JOSHUA VAN TASSEL – DANCE MUSIC VOL. II: MORE SONGS FOR SLOW MOTION
With all the ‘ugly shit happening in the world’, Joshua Van Tassel decided he wanted to make ‘a really beautiful album, something for people to slow down’. The inspiration comes from the Ondes Martenot – or rather: the Ondea, which is a modernized version by Calgary’s David Kean.
The first Dance Music: Songs for Slow Motion was released in 2014: a gift for his wife to play in her sessions as a craniosacral therapist. I can’t tell if that first album was as slow as this, but I assume it was.
Van Tassel does not want to be known as an ambient man: “It’s not just presets in a keyboard.” (“Good” ambient is never ‘just presets’, I would say, so I guess Joshua picked the wrong ambient to listen to, but OK, I know what he means). Indeed, this album contains no ambient music but presents meticulously composed post-classical music.
Joshua van Tassel plays his Ondea, Therevox, piano, vibraphone, field recordings, and electronics in subtle interplay with the string arrangements performed by the Venuti String Quartet.
Judging the beauty of this album, I wonder why it is that Van Tassell seems to be somewhat under the radar as a solo artist. At least, until now, and as far as I know. From what we hear on this album, he can easily claim his place among the greater names of contemporary soundtrack composers.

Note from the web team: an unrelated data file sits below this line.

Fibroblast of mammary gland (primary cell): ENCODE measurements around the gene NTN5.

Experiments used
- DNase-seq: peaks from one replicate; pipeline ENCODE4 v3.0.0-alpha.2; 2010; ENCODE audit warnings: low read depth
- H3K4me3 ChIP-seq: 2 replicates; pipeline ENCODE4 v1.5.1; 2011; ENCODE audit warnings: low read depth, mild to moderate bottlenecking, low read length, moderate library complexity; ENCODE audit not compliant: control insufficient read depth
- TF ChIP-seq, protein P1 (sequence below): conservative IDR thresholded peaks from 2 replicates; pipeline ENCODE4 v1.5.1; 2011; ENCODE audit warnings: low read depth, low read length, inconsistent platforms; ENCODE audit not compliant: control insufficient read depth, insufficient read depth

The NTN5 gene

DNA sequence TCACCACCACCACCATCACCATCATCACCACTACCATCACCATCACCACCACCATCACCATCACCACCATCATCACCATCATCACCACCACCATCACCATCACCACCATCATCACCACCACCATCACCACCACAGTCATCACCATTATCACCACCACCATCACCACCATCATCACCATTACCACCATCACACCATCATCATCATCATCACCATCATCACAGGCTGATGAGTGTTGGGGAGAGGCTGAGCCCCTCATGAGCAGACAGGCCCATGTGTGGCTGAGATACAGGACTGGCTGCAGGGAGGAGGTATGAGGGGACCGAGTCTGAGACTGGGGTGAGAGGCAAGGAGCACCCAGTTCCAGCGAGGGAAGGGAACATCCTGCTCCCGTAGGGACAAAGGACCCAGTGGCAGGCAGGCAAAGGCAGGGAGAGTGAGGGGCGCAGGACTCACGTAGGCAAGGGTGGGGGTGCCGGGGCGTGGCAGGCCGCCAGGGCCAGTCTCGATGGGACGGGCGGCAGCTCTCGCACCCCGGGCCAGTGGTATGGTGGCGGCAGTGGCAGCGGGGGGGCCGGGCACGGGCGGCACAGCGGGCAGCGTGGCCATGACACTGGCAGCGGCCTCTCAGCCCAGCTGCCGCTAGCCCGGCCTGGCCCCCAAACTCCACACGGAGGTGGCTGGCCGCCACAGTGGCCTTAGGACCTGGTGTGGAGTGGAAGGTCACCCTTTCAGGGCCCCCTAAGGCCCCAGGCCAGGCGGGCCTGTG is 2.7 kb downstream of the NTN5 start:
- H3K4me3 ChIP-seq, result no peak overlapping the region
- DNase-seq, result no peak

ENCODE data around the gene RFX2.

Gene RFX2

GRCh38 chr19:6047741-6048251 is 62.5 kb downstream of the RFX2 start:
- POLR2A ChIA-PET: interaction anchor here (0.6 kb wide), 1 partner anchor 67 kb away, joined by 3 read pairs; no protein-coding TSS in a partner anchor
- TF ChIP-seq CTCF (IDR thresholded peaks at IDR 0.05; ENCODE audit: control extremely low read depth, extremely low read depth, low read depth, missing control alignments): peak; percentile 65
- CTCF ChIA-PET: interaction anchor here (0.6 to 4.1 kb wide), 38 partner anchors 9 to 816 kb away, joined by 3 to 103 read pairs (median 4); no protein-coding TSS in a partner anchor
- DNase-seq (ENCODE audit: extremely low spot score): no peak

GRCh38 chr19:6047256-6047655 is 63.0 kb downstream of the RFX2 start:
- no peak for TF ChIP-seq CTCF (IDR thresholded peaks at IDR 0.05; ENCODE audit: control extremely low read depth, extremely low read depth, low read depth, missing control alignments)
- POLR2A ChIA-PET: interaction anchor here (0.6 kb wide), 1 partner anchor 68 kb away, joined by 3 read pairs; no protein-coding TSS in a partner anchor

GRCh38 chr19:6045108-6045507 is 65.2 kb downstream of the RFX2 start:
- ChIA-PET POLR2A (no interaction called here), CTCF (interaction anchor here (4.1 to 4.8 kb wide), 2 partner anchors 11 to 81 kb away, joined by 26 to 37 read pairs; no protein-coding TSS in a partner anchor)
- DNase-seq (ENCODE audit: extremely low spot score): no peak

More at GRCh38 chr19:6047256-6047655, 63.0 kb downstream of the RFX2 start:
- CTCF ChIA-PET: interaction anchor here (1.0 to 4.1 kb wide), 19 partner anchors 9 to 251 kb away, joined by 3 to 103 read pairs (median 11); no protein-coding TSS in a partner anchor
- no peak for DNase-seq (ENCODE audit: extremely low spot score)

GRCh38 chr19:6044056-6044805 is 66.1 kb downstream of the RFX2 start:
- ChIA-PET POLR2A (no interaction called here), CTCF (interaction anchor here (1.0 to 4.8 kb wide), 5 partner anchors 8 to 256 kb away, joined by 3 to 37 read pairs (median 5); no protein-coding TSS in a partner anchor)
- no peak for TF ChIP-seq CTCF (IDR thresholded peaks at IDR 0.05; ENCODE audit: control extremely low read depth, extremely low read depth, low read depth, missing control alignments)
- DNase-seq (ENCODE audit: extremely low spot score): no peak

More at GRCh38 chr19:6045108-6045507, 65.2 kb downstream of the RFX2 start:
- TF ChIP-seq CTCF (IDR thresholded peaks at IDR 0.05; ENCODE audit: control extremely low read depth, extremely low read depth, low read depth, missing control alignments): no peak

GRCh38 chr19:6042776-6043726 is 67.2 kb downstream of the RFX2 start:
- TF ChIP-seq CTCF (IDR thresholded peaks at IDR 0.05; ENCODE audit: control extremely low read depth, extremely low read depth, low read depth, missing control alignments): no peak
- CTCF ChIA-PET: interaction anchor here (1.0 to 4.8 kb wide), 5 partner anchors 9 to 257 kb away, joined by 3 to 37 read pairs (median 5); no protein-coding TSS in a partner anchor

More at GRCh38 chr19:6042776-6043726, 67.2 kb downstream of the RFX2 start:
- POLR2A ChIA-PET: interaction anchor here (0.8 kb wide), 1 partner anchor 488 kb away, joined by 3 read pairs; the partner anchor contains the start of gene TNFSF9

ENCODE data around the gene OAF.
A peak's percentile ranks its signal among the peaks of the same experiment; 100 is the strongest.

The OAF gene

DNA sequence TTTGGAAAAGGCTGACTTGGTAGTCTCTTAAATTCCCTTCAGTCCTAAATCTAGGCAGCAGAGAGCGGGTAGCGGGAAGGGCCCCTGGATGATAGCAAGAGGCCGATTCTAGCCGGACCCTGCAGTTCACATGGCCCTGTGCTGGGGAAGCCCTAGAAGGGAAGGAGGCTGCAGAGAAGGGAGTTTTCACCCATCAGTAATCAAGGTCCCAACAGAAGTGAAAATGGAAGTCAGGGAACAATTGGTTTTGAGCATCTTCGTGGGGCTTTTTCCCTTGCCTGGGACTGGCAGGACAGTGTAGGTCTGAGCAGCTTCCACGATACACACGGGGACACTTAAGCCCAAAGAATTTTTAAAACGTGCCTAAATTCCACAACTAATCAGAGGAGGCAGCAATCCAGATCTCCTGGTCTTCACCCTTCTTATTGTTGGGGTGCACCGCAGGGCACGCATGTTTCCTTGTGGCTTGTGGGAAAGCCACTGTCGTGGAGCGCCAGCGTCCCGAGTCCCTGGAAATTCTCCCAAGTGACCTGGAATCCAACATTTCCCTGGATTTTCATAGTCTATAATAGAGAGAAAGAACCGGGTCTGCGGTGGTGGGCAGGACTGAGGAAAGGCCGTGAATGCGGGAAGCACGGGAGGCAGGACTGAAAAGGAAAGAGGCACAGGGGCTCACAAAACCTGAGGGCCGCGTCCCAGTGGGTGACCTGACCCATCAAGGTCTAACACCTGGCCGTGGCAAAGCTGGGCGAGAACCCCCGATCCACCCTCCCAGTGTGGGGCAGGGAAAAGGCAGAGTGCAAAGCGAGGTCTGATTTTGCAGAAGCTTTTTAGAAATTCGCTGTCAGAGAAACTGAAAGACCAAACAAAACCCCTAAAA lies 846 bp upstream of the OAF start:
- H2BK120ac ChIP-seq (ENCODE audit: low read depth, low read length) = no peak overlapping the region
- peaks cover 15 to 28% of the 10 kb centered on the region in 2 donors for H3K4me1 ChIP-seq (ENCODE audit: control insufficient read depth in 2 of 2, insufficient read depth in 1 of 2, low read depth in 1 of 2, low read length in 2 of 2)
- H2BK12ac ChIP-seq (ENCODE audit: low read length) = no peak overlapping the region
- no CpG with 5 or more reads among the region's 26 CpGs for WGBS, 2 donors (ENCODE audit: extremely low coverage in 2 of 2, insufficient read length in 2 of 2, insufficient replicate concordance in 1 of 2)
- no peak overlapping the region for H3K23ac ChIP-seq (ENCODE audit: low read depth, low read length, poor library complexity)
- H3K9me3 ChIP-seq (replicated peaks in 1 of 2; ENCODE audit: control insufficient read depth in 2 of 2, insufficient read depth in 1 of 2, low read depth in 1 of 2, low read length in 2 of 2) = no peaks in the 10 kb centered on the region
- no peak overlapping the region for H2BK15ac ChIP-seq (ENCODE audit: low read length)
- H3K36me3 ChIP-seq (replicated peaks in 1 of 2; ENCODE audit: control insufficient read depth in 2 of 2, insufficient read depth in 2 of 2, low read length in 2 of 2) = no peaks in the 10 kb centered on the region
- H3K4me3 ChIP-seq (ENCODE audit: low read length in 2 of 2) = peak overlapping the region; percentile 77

Dance Music Vol. II: More Songs For Slow Motion can be obtained as a digital download, but the download can also be bought printed on a plantable silk-screened print (this is a first I guess), so you can watch the flowers grow as you listen to the music.
LORIS S. SARID – MUSIC FOR TOMATO PLANTS
We had Music For Airports, Music for Films, Music for MRI Scanners, Music for Toilets, and many more ‘applied music’ variations. But what you and I dearly missed was Music For Tomato Plants.
Tomato plants, grown on the windowsill of his flat, inspired Loris S. Sarid (Rome born sound designer now living in Glasgow) to create this album – “a homage to the unapparent courage of simplicity, and the beauty and lightness of the most ordinary things.”
With an almost Japanese sense of detail and appropriate instrumentation, Sarid describes the joy of growing your own tomatoes in seven sound-paintings. Music as fresh and healthy as freshly harvested tomatoes!